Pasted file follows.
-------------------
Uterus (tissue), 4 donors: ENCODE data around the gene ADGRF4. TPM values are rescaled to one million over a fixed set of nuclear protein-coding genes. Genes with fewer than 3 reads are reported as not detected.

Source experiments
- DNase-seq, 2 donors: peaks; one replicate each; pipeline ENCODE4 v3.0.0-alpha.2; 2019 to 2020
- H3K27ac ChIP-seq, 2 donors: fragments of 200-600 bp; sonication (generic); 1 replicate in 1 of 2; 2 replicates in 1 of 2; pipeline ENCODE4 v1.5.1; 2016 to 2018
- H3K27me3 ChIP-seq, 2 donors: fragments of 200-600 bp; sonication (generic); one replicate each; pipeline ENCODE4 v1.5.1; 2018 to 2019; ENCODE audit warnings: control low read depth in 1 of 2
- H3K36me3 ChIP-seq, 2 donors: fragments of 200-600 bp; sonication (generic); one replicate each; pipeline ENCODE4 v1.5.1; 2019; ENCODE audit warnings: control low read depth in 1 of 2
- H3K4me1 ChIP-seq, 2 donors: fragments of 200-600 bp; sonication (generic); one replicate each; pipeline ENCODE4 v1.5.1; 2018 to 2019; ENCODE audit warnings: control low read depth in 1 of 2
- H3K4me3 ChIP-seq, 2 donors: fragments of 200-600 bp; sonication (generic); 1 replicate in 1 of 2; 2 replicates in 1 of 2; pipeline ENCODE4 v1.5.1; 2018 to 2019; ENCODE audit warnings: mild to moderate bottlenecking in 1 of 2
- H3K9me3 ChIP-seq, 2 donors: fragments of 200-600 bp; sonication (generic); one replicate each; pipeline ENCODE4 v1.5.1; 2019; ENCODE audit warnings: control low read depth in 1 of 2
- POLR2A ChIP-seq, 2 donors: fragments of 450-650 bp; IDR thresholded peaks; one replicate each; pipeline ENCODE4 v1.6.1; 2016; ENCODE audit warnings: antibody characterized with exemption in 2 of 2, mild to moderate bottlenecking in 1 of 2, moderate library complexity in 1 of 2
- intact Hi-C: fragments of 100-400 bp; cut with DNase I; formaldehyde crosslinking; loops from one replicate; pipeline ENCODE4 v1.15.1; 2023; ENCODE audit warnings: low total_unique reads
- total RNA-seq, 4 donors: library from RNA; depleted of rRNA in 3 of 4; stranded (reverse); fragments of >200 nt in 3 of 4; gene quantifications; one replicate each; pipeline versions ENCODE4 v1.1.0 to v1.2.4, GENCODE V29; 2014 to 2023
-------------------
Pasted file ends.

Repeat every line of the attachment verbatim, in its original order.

Uterus (tissue), 4 donors: ENCODE data around the gene ADGRF4. TPM values are rescaled to one million over a fixed set of nuclear protein-coding genes. Genes with fewer than 3 reads are reported as not detected.

Source experiments
- DNase-seq, 2 donors: peaks; one replicate each; pipeline ENCODE4 v3.0.0-alpha.2; 2019 to 2020
- H3K27ac ChIP-seq, 2 donors: fragments of 200-600 bp; sonication (generic); 1 replicate in 1 of 2; 2 replicates in 1 of 2; pipeline ENCODE4 v1.5.1; 2016 to 2018
- H3K27me3 ChIP-seq, 2 donors: fragments of 200-600 bp; sonication (generic); one replicate each; pipeline ENCODE4 v1.5.1; 2018 to 2019; ENCODE audit warnings: control low read depth in 1 of 2
- H3K36me3 ChIP-seq, 2 donors: fragments of 200-600 bp; sonication (generic); one replicate each; pipeline ENCODE4 v1.5.1; 2019; ENCODE audit warnings: control low read depth in 1 of 2
- H3K4me1 ChIP-seq, 2 donors: fragments of 200-600 bp; sonication (generic); one replicate each; pipeline ENCODE4 v1.5.1; 2018 to 2019; ENCODE audit warnings: control low read depth in 1 of 2
- H3K4me3 ChIP-seq, 2 donors: fragments of 200-600 bp; sonication (generic); 1 replicate in 1 of 2; 2 replicates in 1 of 2; pipeline ENCODE4 v1.5.1; 2018 to 2019; ENCODE audit warnings: mild to moderate bottlenecking in 1 of 2
- H3K9me3 ChIP-seq, 2 donors: fragments of 200-600 bp; sonication (generic); one replicate each; pipeline ENCODE4 v1.5.1; 2019; ENCODE audit warnings: control low read depth in 1 of 2
- POLR2A ChIP-seq, 2 donors: fragments of 450-650 bp; IDR thresholded peaks; one replicate each; pipeline ENCODE4 v1.6.1; 2016; ENCODE audit warnings: antibody characterized with exemption in 2 of 2, mild to moderate bottlenecking in 1 of 2, moderate library complexity in 1 of 2
- intact Hi-C: fragments of 100-400 bp; cut with DNase I; formaldehyde crosslinking; loops from one replicate; pipeline ENCODE4 v1.15.1; 2023; ENCODE audit warnings: low total_unique reads
- total RNA-seq, 4 donors: library from RNA; depleted of rRNA in 3 of 4; stranded (reverse); fragments of >200 nt in 3 of 4; gene quantifications; one replicate each; pipeline versions ENCODE4 v1.1.0 to v1.2.4, GENCODE V29; 2014 to 2023